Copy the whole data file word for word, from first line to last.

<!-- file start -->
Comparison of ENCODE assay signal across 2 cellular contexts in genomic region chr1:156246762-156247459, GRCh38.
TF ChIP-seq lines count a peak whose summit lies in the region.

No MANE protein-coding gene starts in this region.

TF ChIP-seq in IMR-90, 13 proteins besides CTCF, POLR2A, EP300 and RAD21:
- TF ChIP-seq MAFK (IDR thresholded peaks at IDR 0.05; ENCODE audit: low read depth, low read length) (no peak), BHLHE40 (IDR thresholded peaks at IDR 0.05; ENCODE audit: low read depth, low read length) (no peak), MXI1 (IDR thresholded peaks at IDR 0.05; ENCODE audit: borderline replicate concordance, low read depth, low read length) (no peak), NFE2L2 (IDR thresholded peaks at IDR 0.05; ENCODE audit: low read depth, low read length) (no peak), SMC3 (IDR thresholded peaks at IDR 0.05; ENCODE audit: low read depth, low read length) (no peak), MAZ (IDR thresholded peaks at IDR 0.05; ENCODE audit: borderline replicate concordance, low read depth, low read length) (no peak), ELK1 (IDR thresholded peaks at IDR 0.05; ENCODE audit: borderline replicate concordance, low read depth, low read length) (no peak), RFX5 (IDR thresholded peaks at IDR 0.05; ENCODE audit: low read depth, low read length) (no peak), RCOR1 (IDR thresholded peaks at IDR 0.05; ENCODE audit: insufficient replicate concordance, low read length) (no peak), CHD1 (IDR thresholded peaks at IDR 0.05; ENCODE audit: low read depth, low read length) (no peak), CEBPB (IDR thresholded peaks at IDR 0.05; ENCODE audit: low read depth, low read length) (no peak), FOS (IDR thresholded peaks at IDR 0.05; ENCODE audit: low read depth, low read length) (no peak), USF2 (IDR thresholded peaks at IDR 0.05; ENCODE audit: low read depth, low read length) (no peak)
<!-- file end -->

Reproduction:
Comparison of ENCODE assay signal across 2 cellular contexts in genomic region chr1:156246762-156247459, GRCh38.
TF ChIP-seq lines count a peak whose summit lies in the region.

No MANE protein-coding gene starts in this region.

TF ChIP-seq in IMR-90, 13 proteins besides CTCF, POLR2A, EP300 and RAD21:
- TF ChIP-seq MAFK (IDR thresholded peaks at IDR 0.05; ENCODE audit: low read depth, low read length) (no peak), BHLHE40 (IDR thresholded peaks at IDR 0.05; ENCODE audit: low read depth, low read length) (no peak), MXI1 (IDR thresholded peaks at IDR 0.05; ENCODE audit: borderline replicate concordance, low read depth, low read length) (no peak), NFE2L2 (IDR thresholded peaks at IDR 0.05; ENCODE audit: low read depth, low read length) (no peak), SMC3 (IDR thresholded peaks at IDR 0.05; ENCODE audit: low read depth, low read length) (no peak), MAZ (IDR thresholded peaks at IDR 0.05; ENCODE audit: borderline replicate concordance, low read depth, low read length) (no peak), ELK1 (IDR thresholded peaks at IDR 0.05; ENCODE audit: borderline replicate concordance, low read depth, low read length) (no peak), RFX5 (IDR thresholded peaks at IDR 0.05; ENCODE audit: low read depth, low read length) (no peak), RCOR1 (IDR thresholded peaks at IDR 0.05; ENCODE audit: insufficient replicate concordance, low read length) (no peak), CHD1 (IDR thresholded peaks at IDR 0.05; ENCODE audit: low read depth, low read length) (no peak), CEBPB (IDR thresholded peaks at IDR 0.05; ENCODE audit: low read depth, low read length) (no peak), FOS (IDR thresholded peaks at IDR 0.05; ENCODE audit: low read depth, low read length) (no peak), USF2 (IDR thresholded peaks at IDR 0.05; ENCODE audit: low read depth, low read length) (no peak)